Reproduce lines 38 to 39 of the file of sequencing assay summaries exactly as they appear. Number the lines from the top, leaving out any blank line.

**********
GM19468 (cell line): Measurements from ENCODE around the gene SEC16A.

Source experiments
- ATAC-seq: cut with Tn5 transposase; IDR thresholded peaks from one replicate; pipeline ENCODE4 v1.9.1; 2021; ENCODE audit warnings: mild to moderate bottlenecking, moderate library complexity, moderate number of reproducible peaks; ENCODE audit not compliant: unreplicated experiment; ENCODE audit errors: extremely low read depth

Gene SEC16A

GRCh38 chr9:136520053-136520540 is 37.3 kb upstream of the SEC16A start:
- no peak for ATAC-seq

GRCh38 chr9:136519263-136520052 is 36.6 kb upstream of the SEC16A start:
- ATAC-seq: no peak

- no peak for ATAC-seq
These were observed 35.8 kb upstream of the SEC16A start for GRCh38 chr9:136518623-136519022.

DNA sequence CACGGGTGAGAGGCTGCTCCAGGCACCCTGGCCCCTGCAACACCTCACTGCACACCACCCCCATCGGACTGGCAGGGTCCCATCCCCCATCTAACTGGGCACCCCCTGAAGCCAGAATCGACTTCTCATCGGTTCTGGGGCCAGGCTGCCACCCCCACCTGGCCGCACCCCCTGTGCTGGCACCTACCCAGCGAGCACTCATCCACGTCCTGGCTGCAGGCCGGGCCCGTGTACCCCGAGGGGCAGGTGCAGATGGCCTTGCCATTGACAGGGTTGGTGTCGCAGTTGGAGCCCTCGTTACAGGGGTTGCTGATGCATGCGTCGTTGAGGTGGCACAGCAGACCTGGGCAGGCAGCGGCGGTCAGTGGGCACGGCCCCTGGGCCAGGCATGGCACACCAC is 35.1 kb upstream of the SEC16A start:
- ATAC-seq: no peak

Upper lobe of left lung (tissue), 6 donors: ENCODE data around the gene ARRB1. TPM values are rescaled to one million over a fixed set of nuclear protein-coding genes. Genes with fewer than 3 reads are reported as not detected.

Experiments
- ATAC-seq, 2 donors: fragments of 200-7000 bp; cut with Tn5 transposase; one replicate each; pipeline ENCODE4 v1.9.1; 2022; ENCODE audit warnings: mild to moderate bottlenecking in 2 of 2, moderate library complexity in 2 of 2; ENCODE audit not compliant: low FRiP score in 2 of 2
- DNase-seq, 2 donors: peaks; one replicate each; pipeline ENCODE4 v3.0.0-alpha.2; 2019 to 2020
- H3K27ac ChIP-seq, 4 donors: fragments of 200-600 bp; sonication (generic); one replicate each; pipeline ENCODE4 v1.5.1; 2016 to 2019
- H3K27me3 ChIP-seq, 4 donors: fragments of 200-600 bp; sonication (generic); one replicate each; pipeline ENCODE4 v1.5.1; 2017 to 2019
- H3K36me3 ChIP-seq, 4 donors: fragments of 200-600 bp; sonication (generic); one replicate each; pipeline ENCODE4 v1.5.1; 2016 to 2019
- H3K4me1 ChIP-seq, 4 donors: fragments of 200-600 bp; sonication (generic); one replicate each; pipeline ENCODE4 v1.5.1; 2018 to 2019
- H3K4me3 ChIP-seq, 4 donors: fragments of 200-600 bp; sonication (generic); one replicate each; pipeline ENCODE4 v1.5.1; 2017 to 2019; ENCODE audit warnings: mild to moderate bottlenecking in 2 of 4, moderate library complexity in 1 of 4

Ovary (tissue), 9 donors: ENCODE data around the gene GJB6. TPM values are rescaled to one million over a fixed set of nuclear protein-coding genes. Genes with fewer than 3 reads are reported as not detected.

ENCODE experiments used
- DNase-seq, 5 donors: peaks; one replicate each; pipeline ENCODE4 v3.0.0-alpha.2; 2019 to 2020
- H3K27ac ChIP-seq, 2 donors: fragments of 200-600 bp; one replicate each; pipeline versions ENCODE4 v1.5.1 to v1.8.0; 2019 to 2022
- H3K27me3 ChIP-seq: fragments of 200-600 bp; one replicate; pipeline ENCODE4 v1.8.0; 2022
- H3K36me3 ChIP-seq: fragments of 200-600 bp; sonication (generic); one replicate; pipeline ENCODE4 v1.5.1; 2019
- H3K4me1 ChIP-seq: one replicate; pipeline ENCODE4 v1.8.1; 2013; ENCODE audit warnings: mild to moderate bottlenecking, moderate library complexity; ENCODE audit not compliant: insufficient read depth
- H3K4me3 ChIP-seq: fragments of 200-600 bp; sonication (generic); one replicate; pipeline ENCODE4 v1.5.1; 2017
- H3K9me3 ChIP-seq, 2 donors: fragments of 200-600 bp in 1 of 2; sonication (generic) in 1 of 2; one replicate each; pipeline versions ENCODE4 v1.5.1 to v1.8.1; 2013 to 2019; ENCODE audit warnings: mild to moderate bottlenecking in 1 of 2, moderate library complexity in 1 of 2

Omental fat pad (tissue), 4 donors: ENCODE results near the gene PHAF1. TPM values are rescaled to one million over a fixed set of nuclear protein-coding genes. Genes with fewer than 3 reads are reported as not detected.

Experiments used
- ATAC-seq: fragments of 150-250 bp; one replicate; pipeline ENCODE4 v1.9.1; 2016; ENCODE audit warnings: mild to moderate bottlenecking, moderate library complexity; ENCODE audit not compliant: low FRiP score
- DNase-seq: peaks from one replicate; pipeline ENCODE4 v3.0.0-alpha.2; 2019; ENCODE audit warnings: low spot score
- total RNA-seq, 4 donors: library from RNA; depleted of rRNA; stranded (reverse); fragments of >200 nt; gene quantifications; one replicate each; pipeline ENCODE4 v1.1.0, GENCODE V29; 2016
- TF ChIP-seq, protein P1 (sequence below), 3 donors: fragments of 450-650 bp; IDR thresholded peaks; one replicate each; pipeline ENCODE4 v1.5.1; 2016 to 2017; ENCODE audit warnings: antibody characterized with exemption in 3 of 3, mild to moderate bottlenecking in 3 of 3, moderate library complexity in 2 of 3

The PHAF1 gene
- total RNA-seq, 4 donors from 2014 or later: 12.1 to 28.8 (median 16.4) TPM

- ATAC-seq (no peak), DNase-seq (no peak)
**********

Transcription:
- total RNA-seq, 4 donors from 2014 or later: 12.1 to 28.8 (median 16.4) TPM

- ATAC-seq (no peak), DNase-seq (no peak)